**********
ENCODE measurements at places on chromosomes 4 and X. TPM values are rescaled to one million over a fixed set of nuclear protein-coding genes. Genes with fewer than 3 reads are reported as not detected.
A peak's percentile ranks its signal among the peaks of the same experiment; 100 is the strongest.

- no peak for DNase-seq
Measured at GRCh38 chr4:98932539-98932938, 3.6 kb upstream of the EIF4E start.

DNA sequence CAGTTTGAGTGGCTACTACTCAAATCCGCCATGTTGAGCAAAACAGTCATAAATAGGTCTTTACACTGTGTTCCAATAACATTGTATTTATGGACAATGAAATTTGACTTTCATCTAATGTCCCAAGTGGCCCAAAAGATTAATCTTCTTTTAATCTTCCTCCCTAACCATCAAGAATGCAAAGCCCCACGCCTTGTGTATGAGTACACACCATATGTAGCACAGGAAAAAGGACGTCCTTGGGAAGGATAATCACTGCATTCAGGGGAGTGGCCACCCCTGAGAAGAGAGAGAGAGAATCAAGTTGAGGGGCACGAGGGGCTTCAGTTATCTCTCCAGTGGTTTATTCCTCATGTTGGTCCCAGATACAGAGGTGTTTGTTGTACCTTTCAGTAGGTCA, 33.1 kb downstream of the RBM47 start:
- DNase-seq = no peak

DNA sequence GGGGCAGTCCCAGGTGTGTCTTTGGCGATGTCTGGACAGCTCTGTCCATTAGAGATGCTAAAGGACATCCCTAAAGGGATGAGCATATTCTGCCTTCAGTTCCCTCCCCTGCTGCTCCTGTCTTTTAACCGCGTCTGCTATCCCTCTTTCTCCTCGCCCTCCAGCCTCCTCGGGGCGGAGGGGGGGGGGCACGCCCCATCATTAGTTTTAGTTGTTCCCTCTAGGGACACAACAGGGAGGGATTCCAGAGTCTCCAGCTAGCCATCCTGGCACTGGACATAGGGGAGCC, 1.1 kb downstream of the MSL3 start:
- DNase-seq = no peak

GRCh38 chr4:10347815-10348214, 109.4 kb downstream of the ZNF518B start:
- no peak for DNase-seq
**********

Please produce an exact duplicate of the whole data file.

ENCODE measurements at places on chromosomes 4 and X. TPM values are rescaled to one million over a fixed set of nuclear protein-coding genes. Genes with fewer than 3 reads are reported as not detected.
A peak's percentile ranks its signal among the peaks of the same experiment; 100 is the strongest.

- no peak for DNase-seq
Measured at GRCh38 chr4:98932539-98932938, 3.6 kb upstream of the EIF4E start.

DNA sequence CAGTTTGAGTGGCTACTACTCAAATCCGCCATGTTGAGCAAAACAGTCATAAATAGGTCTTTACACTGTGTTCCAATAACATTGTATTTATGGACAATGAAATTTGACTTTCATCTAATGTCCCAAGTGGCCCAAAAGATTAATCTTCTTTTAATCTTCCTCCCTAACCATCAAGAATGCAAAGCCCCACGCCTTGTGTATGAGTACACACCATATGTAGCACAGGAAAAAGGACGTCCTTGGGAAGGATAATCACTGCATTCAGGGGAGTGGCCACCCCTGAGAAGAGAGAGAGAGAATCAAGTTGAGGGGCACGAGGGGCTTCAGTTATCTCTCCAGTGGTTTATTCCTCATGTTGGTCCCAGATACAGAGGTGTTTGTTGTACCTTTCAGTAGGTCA, 33.1 kb downstream of the RBM47 start:
- DNase-seq = no peak

DNA sequence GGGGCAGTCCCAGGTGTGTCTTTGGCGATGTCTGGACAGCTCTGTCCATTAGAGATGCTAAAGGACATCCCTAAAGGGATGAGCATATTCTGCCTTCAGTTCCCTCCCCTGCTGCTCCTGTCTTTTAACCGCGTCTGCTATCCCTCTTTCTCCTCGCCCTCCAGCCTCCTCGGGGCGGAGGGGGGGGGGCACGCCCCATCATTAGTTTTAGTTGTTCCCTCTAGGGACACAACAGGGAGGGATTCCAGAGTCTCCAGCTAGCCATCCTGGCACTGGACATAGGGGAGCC, 1.1 kb downstream of the MSL3 start:
- DNase-seq = no peak

GRCh38 chr4:10347815-10348214, 109.4 kb downstream of the ZNF518B start:
- no peak for DNase-seq